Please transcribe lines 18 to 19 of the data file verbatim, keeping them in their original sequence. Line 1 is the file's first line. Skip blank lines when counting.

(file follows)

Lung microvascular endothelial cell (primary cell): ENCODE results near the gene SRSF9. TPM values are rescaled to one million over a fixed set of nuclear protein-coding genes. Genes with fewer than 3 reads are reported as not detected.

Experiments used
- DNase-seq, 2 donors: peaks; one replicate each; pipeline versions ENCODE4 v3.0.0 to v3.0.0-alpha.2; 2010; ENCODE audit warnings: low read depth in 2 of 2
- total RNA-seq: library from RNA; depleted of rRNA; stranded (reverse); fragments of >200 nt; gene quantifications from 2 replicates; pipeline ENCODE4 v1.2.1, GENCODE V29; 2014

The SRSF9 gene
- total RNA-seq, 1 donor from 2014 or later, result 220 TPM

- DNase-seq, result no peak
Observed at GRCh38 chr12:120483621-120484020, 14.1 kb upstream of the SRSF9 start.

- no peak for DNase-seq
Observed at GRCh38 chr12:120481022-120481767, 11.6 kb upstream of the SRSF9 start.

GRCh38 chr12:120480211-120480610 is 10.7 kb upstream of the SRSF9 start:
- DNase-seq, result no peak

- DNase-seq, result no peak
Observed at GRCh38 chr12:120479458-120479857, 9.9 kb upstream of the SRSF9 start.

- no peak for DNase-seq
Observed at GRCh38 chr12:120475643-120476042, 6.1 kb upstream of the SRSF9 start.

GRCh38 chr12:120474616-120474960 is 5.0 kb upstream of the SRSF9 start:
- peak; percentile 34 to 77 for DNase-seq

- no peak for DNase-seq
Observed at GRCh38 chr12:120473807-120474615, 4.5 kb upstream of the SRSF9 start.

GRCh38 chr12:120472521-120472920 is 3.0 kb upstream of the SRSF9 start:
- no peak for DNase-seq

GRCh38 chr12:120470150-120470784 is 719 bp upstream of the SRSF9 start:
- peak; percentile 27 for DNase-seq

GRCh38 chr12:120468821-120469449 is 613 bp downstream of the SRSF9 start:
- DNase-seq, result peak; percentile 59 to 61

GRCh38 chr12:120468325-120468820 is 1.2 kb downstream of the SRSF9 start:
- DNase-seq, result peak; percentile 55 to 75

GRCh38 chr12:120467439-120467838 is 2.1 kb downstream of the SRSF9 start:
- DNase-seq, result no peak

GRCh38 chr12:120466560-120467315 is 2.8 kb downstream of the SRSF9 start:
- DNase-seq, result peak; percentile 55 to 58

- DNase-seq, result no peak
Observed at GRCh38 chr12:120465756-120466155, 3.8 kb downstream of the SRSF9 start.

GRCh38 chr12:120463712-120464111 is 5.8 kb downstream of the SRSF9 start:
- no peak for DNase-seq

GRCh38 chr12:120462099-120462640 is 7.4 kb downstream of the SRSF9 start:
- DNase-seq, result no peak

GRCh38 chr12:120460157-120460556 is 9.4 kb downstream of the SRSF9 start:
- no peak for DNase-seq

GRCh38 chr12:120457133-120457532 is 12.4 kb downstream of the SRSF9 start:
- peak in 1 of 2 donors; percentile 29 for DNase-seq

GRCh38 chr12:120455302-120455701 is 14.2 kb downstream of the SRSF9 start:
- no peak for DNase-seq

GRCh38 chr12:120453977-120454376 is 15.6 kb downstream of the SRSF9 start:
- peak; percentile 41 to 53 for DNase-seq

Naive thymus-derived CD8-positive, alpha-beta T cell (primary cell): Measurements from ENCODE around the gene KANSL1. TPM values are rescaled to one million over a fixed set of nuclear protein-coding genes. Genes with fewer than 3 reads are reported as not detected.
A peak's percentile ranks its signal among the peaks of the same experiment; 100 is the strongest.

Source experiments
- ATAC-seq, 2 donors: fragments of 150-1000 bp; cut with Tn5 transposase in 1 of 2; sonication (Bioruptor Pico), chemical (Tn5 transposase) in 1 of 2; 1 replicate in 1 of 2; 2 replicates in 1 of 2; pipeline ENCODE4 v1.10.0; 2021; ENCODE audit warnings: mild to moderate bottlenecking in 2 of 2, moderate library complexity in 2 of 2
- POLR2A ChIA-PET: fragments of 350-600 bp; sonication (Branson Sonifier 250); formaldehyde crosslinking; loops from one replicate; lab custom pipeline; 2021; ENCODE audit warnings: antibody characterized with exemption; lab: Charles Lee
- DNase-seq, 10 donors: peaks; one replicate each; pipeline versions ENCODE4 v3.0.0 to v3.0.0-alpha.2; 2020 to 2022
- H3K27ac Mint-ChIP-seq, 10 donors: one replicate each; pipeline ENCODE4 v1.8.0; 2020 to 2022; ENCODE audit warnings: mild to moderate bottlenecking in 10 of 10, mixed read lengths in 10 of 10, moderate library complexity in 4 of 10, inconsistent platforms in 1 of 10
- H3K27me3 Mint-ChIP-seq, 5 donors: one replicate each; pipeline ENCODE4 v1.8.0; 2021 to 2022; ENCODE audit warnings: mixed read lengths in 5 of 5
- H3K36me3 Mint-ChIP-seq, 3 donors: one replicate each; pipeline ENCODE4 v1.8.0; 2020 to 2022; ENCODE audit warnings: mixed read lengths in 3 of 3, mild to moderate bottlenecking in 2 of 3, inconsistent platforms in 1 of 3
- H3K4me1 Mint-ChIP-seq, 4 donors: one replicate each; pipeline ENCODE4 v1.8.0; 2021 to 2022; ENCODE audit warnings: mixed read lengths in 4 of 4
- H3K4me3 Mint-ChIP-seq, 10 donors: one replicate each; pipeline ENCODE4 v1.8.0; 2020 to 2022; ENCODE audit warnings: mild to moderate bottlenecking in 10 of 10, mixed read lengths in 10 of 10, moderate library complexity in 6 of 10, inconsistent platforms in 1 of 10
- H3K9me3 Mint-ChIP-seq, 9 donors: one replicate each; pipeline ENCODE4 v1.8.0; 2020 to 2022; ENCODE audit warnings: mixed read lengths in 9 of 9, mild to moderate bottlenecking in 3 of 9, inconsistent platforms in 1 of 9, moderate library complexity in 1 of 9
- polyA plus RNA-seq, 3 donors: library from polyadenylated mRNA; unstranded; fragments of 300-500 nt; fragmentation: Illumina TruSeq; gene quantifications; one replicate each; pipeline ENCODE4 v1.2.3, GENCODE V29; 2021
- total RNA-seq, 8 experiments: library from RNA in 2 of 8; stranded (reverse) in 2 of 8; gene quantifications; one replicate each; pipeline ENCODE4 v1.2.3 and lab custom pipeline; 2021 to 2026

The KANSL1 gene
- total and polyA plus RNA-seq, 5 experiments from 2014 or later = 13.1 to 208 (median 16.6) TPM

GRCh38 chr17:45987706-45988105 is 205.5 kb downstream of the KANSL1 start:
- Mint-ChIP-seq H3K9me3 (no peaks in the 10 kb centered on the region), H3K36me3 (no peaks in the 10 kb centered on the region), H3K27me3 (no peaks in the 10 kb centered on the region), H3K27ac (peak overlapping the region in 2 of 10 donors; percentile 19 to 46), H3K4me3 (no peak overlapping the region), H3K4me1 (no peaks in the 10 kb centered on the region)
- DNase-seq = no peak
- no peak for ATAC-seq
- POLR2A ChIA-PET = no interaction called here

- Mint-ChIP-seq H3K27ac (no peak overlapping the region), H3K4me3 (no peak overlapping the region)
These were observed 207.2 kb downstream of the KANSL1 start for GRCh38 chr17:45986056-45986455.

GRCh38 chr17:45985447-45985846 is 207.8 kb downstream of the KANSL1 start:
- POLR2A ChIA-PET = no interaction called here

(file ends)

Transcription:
- peak; percentile 34 to 77 for DNase-seq

- no peak for DNase-seq